Living with credit

Who is — and isn’t — looking out for consumers

Fred Williams

Crush the little guy — that’s the mission of the U.S. Consumer Financial Protection Bureau.

At least according to Rep. Jeb Hensarling, R-Texas, chairman of the House Financial Services Committee. He called the bureau’s director, Richard Cordray, to a hearing last week to scold him for supposedly throwing his regulatory weight around.

“Soon Mr. Cordray will decide whether he will permit (people) to take out small-dollar loans,” Hensarling said, “to keep their utilities from being cut off or keep their cars on the road so they can make it to work.”

“Small-dollar loan” is a polite term for “payday loan.” It’s true the CFPB is about to issue a long-awaited restrictions on payday loans. Less true is the idea that people depend on the loans to keep the lights on and their car running.

Most payday loans go to pay off other, previous payday loans, the consumer bureau’s research found, trapping people in a cycle of debt. At the hearings I’ve attended, there is no shortage of people telling how their paychecks are gobbled up by recurring fees that never seem to wipe out their original loan.

Also not exactly true is the idea that Cordray can eliminate the costly loans with the stroke of his pen. The actual rule is expected to require a cooling-off period between loans, perhaps 60 days. That should stop the debt cycle and let payday loans be what the lenders claim they are: an occasional stopgap for emergencies.

Hensarling said the time has come to “strip the CFPB of its rulemaking authority,” claiming it is too powerful. When it comes to watching out for consumers, however, other agencies throw up their hands.

When the Justice Department modified the merger plans of two big subprime lenders to keep some communities from being deprived of a payday loan office, the Center for Responsible Lending objected. Before requiring payday loan outlets to stay open, the consumer group said, the Justice Department should first make sure the outlets are a benefit for the public, rather than a curse. Sorry, the department said. It enforces antitrust law, and lacks jurisdiction “to address other issues of consumer protection that fall within the purview of agencies such as the Consumer Financial Protection Bureau.”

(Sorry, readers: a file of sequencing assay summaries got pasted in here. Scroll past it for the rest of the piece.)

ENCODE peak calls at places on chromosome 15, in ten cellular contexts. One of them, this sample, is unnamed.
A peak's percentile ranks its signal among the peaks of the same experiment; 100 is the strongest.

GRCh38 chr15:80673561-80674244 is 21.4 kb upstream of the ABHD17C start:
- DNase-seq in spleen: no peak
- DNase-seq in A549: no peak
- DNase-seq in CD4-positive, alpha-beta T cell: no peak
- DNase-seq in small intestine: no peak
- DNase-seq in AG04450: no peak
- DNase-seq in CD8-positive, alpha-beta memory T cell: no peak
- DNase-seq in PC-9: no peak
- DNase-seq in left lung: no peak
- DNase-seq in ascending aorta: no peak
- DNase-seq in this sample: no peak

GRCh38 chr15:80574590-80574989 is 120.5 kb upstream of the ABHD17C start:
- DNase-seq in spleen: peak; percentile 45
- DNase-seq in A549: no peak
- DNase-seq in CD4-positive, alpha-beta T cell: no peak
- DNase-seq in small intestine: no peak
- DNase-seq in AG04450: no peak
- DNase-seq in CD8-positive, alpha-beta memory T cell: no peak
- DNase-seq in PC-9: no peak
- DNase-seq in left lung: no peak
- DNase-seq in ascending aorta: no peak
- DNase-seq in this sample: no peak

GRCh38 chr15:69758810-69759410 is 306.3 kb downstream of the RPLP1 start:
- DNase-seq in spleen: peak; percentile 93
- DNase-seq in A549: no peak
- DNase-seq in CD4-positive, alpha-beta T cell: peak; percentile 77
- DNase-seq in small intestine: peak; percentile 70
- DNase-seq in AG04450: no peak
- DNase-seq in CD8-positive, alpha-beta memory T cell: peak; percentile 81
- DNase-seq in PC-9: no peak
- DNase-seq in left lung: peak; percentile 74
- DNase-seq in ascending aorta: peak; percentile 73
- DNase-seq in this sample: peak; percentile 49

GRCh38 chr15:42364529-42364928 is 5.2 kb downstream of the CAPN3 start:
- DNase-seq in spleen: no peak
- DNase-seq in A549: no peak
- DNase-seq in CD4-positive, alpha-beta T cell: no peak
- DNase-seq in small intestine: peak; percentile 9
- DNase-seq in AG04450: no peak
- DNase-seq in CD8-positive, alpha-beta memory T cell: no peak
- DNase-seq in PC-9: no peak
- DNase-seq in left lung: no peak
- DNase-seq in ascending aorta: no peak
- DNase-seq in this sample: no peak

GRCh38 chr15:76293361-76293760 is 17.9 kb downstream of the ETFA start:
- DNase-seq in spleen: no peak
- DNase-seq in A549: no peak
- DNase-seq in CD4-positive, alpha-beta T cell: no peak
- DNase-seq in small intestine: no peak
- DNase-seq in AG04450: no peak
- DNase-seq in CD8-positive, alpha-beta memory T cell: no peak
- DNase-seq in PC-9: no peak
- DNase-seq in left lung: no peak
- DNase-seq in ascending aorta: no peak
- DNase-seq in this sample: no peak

Bank lobby groups often grumble about having to answer to the CFPB as well as to other federal regulators. But a report by the Federal Deposit Insurance Corp.’s inspector general illuminates the agency’s priorities — which do not include consumers. The inspector general’s report slapped bank examiners for pushing banks to drop their problematic refund anticipation loans, or RALs.

“RALs were, and remain, legal activities, but ultimately were seen by the FDIC as risky to the banks and potentially harmful to consumers,” the inspector’s office wrote.

The loans, sold by tax preparers, were described to taxpayers as being a speedy refund. In fact, they were costly short-term loans that had little value, the Government Accountability Office found. But this didn’t justify examiners pushing banks away from them, the inspector concluded. The inspector’s report criticized examiners’ use of “moral suasion” against refund loans — in plain language, examiners prodded banks to do the right thing.

The opening of the CFPB in 2011 created an agency that doesn’t have to apologize for looking out for consumers. As the mortgage crisis showed, predatory lending isn’t just dangerous for the unlucky victims. The agency’s creation was a response to the financial crisis and since then, the markets for credit cards and auto loans, as well as mortgages, are better off.

“The growing sense of consumers that these markets can actually work for them without fear of tricks and traps and other predatory conduct,” Cordray told Hensarling, “is stoking their confidence and restoring their trust.”

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